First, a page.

"There can be no doubt that the rise of non-marital cohabitation in modern nations has seriously weakened the institution of marriage, and strongly contributed to substantial and continuing increases in unwed births and lone-parent families," Popenoe concluded at the end of his analysis.

From the point of view of the welfare of society and of children cohabitation is of little benefit, he argued. Even in some European countries with very well-financed welfare systems that support children there is still a substantial gap in child well-being between children who grow up in intact families and those who do not.

Lifelong commitment

Marriage and the family were one of the topics examined by Benedict XVI in his recent visit to the United States. During the celebration of vespers with bishops on April 16 the Pope noted his "deep concern" over the state of the family.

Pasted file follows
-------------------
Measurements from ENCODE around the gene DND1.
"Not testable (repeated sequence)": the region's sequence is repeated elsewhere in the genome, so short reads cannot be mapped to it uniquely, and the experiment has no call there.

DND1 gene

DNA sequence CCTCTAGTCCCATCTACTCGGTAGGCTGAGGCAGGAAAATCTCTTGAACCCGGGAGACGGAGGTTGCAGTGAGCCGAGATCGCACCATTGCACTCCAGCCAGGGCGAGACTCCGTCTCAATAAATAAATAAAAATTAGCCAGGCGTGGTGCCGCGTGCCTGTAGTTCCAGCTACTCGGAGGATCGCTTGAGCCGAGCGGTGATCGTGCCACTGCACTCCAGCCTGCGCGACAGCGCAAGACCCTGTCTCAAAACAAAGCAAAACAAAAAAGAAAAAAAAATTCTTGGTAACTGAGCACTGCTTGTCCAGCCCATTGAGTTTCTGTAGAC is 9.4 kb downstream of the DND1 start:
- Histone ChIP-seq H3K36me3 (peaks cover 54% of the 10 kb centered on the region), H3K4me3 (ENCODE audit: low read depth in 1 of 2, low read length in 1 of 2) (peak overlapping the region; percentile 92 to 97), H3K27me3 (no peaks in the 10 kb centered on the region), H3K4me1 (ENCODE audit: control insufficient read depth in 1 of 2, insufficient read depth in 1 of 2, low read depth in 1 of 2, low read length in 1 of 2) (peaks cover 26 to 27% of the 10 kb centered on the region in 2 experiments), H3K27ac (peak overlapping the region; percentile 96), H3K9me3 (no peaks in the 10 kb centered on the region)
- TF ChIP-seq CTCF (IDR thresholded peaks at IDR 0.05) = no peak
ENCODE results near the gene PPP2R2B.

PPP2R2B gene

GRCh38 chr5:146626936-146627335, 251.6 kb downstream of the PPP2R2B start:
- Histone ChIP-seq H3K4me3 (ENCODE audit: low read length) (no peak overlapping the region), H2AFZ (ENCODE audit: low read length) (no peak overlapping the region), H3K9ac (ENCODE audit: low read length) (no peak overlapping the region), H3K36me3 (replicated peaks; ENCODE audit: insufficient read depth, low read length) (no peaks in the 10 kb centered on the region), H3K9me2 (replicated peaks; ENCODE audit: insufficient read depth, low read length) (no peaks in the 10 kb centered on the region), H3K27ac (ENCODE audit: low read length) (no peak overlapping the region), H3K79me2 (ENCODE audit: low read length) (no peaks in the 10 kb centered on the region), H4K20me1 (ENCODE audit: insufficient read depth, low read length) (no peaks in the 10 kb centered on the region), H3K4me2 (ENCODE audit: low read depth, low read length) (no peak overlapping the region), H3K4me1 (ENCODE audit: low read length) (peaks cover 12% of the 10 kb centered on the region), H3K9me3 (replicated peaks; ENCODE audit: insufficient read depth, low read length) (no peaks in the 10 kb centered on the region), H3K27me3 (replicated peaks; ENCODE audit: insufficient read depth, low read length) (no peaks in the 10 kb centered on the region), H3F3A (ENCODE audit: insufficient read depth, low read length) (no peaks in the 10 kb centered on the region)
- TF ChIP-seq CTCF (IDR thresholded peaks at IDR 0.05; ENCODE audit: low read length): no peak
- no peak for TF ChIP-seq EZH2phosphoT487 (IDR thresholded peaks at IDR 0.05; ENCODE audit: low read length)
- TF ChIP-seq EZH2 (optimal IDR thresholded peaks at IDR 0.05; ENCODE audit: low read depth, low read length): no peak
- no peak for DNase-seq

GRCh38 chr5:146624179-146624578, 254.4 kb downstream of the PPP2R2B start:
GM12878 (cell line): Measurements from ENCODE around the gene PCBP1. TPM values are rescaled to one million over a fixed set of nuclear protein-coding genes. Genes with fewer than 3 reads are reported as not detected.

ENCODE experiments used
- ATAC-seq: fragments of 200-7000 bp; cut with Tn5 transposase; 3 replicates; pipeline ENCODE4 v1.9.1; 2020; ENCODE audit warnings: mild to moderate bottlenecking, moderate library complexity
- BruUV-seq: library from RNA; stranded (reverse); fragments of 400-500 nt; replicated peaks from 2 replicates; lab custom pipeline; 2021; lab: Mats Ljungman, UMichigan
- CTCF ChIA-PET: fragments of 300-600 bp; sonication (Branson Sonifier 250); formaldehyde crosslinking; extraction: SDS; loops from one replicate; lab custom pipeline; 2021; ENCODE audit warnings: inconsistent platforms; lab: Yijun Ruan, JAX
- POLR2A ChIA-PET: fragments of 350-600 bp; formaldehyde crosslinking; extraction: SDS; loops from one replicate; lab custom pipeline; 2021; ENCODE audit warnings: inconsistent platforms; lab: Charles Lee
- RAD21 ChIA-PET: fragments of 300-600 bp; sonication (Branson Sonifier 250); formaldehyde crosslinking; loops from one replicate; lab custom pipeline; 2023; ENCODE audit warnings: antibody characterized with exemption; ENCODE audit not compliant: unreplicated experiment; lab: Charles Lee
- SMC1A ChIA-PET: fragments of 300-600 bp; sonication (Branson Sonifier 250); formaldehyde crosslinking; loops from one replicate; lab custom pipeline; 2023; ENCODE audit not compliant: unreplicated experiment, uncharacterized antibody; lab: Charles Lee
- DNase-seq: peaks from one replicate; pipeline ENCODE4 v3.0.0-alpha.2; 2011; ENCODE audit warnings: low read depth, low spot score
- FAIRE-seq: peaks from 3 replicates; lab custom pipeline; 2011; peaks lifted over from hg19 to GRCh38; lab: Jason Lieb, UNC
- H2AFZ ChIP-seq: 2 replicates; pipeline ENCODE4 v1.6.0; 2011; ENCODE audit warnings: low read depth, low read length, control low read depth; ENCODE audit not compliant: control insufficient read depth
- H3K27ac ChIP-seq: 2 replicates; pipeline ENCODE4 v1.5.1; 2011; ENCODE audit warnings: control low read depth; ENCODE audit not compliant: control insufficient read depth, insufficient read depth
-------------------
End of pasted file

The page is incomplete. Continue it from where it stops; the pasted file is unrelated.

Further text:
The Pontiff commented that family life makes is not only where we can live the experience of justice and love, but that it is also the primary place for evangelization and passing on the faith.

He noted that in addition to an increase in divorce, many young men and women are choosing to postpone marriage or forego it.

"To some young Catholics, the sacramental bond of marriage seems scarcely distinguishable from a civil bond, or even a purely informal and open-ended arrangement to live with another person," the Holy Father observed.

"[T]he Christ-like mutual self-giving of spouses, sealed by a public promise to live out the demands of an indissoluble lifelong commitment," is lacking in cohabitation, he added.

"In such circumstances, children are denied the secure environment that they need in order truly to flourish as human beings, and society is denied the stable building blocks which it requires if the cohesion and moral focus of the community are to be maintained," Benedict XVI concluded. Problems that many countries around the world are struggling to deal with.